New Economics Papers
on Law and Economics
Issue of 2007‒04‒14
four papers chosen by
Jeong-Joon Lee, Towson University

  1. The Origins of State Capacity: Property Rights, Taxation, and Politics By Timothy Besley; Torsten Persson
  2. Do we Know More Now? Trends in Public Knowledge, Support and Use of Fair Housing Law By Martin D. Abravanel
  3. Universal Service Obligations and Competition with Asymmetric Information By Poudou, J.C.; Roland, M.; Thomas, L.
  4. Social Norms By H. Peyton Young

  1. By: Timothy Besley; Torsten Persson
    Abstract: Economists generally assume the existence of sufficient institutions to sustain a market economy and tax the citizens. However, this starting point cannot easily be taken for granted in many states, neither in history nor in the developing world of today. This paper develops a framework where "policy choices", regulation of markets and tax rates, are constrained by "economic institutions", which in turn reflect past investments in legal and fiscal state capacity. We study the economic and political determinants of these investments. The analysis shows that common interest public goods, such as fighting external wars, as well as political stability and inclusive political institutions, are conducive to building state capacity. Preliminary empirical evidence based on cross-country data find a number of correlations consistent with the theory.
    JEL: D70 E60 H10 K40 O10
    Date: 2007–04
  2. By: Martin D. Abravanel
    Abstract: The federal Fair Housing Act defines basic obligations, protections, and enforcement provisions pertaining to housing discrimination in the United States. Although enacted in 1968, it was not until 2001 that we learned the extent of the general public’s awareness of and support for this law and the degree to which persons believing they were victims of housing discrimination sought to take advantage of its enforcement provisions. This report documents what we have learned since that time, based on new information.
    JEL: K30
    Date: 2006–02
  3. By: Poudou, J.C.; Roland, M.; Thomas, L.
    Abstract: This paper takes into account adverse selection in the implementation of universal service obligations (USOs) for a network industry with no bypass. USOs are characterized by a coverage constraint imposed on the network’s owner. We develop fully the model for a welfare maximizing coverage constraint and explain how to adapt it for a full coverage (ubiquity) constraint. We use a market without USO as a benchmark case. We show that, because of information rents, a sufficiently high shadow cost of public funds can lead to a lower coverage with the USO than without it when firms turn out to be relatively inefficient. If the regulator is able to determine the industry structure by issuing licences to operate, the optimal number of firms reflects a trade-off between allocative efficiency and the industry capacity to finance internally the USO. The shadow cost of public funds then plays a dual role as it determines the terms of this efficiency funding trade-off in addition to the terms of the traditionnal efficiency rent trade-off.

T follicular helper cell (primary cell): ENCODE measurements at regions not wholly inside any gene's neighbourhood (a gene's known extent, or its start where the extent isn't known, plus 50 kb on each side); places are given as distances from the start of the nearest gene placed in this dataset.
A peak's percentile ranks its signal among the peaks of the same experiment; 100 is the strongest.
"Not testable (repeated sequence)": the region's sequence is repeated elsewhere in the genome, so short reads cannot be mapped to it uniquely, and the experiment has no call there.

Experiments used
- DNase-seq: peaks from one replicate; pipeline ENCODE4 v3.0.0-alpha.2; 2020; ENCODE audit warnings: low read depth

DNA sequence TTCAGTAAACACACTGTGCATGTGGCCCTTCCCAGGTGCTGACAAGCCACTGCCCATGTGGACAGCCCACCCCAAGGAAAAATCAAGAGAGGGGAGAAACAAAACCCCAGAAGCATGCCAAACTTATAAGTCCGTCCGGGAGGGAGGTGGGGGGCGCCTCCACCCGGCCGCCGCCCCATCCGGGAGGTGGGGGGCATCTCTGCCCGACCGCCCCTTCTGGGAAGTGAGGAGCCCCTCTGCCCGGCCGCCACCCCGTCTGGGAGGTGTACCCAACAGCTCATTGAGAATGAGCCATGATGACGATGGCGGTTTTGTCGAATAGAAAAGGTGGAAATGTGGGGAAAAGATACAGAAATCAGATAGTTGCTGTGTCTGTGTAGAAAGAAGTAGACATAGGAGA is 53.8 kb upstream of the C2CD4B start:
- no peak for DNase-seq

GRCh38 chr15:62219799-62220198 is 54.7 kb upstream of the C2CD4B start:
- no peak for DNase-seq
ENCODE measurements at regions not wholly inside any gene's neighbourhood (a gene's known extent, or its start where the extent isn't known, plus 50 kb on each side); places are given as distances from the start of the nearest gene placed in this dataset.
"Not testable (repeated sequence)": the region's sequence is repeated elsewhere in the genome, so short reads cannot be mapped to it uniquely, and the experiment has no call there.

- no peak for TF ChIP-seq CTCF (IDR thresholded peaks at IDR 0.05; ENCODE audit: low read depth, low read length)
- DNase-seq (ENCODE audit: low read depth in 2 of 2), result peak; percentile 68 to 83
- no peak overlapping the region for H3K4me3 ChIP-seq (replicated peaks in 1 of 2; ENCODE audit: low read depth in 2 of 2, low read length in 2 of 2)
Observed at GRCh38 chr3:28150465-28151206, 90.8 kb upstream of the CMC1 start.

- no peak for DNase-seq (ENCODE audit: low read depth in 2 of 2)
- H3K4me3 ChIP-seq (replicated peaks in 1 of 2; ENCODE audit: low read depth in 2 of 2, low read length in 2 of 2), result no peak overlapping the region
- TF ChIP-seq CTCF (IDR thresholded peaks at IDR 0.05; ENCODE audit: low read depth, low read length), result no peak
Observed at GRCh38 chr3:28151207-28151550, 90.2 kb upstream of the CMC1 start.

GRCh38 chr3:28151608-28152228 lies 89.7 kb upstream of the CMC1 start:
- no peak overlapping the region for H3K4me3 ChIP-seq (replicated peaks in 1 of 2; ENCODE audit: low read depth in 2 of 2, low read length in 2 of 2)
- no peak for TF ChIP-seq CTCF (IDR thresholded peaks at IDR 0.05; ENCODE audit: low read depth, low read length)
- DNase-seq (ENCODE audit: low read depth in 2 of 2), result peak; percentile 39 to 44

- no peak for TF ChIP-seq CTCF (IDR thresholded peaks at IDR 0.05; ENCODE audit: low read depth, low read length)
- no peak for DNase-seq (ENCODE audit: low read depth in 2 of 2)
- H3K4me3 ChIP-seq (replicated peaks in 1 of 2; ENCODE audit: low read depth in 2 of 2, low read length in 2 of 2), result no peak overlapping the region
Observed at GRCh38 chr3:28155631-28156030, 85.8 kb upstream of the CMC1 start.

Keywords: universal service obligations, coverage constraints, asymmetric information, regulation
    JEL: D82 K23 L43 L51
    Date: 2007
  4. By: H. Peyton Young
    Abstract: The function of a social norm is to coordinate people`s expectations in interactions that possess multiple equilibria. Norms govern a wide range of phenomena, including property rights, contracts, bargains, forms of communication, and concepts of justice. Norms impose uniformity of behavior within a given social group, but often vary substantially among groups. Over time norm shifts may occur, prompted either by changes in objective circumstances or by subjective changes in perceptions and expectations. The dynamics of this process can be modeled using evolutionary game theory, which predict that some norms are more stable than others in the long run.
    Keywords: Norms, Institutions, Equilibrium Selection
    JEL: C73 B52 K0
    Date: 2007

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